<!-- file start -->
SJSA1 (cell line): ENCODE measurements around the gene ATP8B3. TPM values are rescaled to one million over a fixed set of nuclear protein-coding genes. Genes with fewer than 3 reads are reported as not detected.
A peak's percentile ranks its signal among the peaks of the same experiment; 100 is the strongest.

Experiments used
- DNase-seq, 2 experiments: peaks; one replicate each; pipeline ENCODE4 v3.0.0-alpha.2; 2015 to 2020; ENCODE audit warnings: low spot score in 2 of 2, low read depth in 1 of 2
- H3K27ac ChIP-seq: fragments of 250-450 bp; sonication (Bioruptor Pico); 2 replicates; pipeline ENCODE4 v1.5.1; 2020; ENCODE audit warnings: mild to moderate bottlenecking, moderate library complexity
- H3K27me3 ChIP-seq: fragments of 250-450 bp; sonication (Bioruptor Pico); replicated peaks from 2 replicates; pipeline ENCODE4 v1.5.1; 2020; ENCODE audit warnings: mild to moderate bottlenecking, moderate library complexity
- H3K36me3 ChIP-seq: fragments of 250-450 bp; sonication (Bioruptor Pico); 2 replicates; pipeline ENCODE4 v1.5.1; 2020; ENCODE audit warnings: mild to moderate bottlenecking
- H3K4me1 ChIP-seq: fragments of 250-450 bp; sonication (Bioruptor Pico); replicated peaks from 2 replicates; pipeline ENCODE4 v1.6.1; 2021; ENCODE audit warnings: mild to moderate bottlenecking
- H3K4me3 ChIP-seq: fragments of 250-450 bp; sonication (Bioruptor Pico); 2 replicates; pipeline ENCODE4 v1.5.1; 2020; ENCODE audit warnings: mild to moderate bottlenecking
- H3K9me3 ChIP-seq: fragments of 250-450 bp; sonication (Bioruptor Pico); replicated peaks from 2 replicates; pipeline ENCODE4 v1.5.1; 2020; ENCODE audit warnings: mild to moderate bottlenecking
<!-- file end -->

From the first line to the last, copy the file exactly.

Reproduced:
SJSA1 (cell line): ENCODE measurements around the gene ATP8B3. TPM values are rescaled to one million over a fixed set of nuclear protein-coding genes. Genes with fewer than 3 reads are reported as not detected.
A peak's percentile ranks its signal among the peaks of the same experiment; 100 is the strongest.

Experiments used
- DNase-seq, 2 experiments: peaks; one replicate each; pipeline ENCODE4 v3.0.0-alpha.2; 2015 to 2020; ENCODE audit warnings: low spot score in 2 of 2, low read depth in 1 of 2
- H3K27ac ChIP-seq: fragments of 250-450 bp; sonication (Bioruptor Pico); 2 replicates; pipeline ENCODE4 v1.5.1; 2020; ENCODE audit warnings: mild to moderate bottlenecking, moderate library complexity
- H3K27me3 ChIP-seq: fragments of 250-450 bp; sonication (Bioruptor Pico); replicated peaks from 2 replicates; pipeline ENCODE4 v1.5.1; 2020; ENCODE audit warnings: mild to moderate bottlenecking, moderate library complexity
- H3K36me3 ChIP-seq: fragments of 250-450 bp; sonication (Bioruptor Pico); 2 replicates; pipeline ENCODE4 v1.5.1; 2020; ENCODE audit warnings: mild to moderate bottlenecking
- H3K4me1 ChIP-seq: fragments of 250-450 bp; sonication (Bioruptor Pico); replicated peaks from 2 replicates; pipeline ENCODE4 v1.6.1; 2021; ENCODE audit warnings: mild to moderate bottlenecking
- H3K4me3 ChIP-seq: fragments of 250-450 bp; sonication (Bioruptor Pico); 2 replicates; pipeline ENCODE4 v1.5.1; 2020; ENCODE audit warnings: mild to moderate bottlenecking
- H3K9me3 ChIP-seq: fragments of 250-450 bp; sonication (Bioruptor Pico); replicated peaks from 2 replicates; pipeline ENCODE4 v1.5.1; 2020; ENCODE audit warnings: mild to moderate bottlenecking